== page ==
What does it mean to take up your cross?

Question: What does it mean to take up your cross?

Answer: Let’s look at the Bible and see what Jesus meant when He said these words to His disciples. Taken out of context, it can easily be misinterpreted. To get the full picture, we will look at more than one verse reference where Jesus talks about carrying the cross.

Matthew 16:24-26:

20 Then charged he his disciples that they should tell no man that he was Jesus the Christ.
21 From that time forth began Jesus to shew unto his disciples, how that he must go unto Jerusalem, and suffer many things of the elders and chief priests and scribes, and be killed, and be raised again the third day.
22 Then Peter took him, and began to rebuke him, saying, Be it far from thee, Lord: this shall not be unto thee.
23 But he turned, and said unto Peter, Get thee behind me, Satan: thou art an offence unto me: for thou savourest not the things that be of God, but those that be of men.
24 Then said Jesus unto his disciples, If any man will come after me, let him deny himself, and take up his cross, and follow me.
25 For whosoever will save his life shall lose it: and whosoever will lose his life for my sake shall find it.
26 For what is a man profited, if he shall gain the whole world, and lose his own soul? or what shall a man give in exchange for his soul?
27 For the Son of man shall come in the glory of his Father with his angels; and then he shall reward every man according to his works.

Matthew 10:32-39:

32 Whosoever therefore shall confess me before men, him will I confess also before my Father which is in heaven.
33 But whosoever shall deny me before men, him will I also deny before my Father which is in heaven.
34 Think not that I am come to send peace on earth: I came not to send peace, but a sword.
35 For I am come to set a man at variance against his father, and the daughter against her mother, and the daughter in law against her mother in law.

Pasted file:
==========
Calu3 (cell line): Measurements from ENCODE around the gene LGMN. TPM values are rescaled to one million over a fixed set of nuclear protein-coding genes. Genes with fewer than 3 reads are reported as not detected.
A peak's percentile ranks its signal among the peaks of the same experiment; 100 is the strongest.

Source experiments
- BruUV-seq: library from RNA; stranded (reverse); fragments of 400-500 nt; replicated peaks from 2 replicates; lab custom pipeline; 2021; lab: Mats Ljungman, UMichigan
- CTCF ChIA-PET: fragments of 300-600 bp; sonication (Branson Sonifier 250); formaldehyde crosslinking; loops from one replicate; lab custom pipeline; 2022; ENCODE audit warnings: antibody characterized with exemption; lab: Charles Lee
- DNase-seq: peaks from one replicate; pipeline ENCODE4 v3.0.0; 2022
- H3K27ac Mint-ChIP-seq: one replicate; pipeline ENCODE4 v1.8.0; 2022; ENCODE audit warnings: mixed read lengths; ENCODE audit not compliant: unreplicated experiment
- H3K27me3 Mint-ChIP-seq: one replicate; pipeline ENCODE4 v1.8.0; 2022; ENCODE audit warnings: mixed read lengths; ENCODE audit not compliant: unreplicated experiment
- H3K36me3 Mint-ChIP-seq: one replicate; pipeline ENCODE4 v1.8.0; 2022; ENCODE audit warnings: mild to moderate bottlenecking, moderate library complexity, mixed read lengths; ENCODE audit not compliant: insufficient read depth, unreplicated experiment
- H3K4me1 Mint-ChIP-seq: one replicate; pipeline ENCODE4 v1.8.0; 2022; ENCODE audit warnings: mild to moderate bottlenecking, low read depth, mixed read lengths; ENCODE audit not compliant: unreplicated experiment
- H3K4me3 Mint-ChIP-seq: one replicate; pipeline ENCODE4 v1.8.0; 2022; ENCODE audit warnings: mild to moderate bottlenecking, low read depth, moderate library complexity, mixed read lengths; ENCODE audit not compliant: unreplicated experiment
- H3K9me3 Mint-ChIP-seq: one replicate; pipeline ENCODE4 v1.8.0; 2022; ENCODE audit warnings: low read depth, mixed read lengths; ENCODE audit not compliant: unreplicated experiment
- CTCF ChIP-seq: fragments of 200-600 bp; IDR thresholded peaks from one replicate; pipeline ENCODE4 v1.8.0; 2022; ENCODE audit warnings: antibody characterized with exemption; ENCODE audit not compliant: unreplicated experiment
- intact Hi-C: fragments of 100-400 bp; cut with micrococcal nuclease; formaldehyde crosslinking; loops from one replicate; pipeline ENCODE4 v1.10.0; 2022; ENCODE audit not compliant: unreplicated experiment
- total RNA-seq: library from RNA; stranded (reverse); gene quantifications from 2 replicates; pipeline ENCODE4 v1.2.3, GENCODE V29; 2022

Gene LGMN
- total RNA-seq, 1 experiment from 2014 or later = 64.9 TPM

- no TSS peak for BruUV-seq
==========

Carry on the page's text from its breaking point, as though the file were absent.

36 And a man’s foes shall be they of his own household.
37 He that loveth father or mother more than me is not worthy of me: and he that loveth son or daughter more than me is not worthy of me.
38 And he that taketh not his cross, and followeth after me, is not worthy of me.
39 He that findeth his life shall lose it: and he that loseth his life for my sake shall find it.

See also Mark 8:34, Mark 10:21, Luke 9:23, Luke 14:27

Today the cross for many is just a religious symbol or an expression of carrying some burden (i.e. sickness). But for Jews back then it meant a very painful and shameful death. Israel at the time was ruled by the Romans. The cross and crucifixion were part of the brutal and painful punishment system in the Roman empire. This punishment also included the person to be crucified carrying in shame his own cross all the way from the town to the place of crucifixion. In the verses above, Jesus has just told his disciples that He is Christ and that He will be killed by men. He was ready to give up His life for us and suffer the most horrible death on the cross for our sins. He denied His deity in order to save us. When Peter wanted to stop Him from this, Jesus rebuked him, because it was the very reason why He came to this Earth. He then approached His disciples and told them, that not only is He going to suffer, but anyone who wants to be His follower would have to make a sacrifice as well. To take up the cross meant to be ready to follow Jesus even up to death. It sounds cruel, but for the apostles and early Christians this was their reality. Many of those who became believers in the first century were persecuted and killed for naming Christ’s name.

The same words that Jesus told His disciples apply to us as well. To follow Christ means to deny ourselves, our own will and to be ready to do His will. It is a commitment that we make every day. It can cost us our friends, family or even our own lives if we live in countries that are hostile to Christians. To be a Christian and live the way the Bible teaches is definitely not popular these days. Therefore anyone who wants to walk with Jesus will have to go through trials, rejection and even persecution (just like Jesus was rejected by His people). Sometimes to do the right thing might even cost us our jobs, friends or family relationships. For this reason, many today do not want to ‘take up the cross’ and choose the easy way out of not following Jesus’ teachings. Just like in Jesus’ time, many disciples have turned away from Him after hearing those words. People then followed Him as long as they were being fed and healed, but once they realised that in order to follow him they had to sacrifice something, they turned away.

Despite all the difficulties we might face in our daily walk, we know that we are not alone. Christ is there with us, ready to help and carry us when we fall. He is under one yoke with us, pulling the weight.

Matthew 11:29-30:

“Take my yoke upon you, and learn of me; for I am meek and lowly in heart: and ye shall find rest unto your souls. For my yoke is easy, and my burden is light.”

We also know that the reward for those who are faithful to Him is great – He promises us everlasting life with Him.

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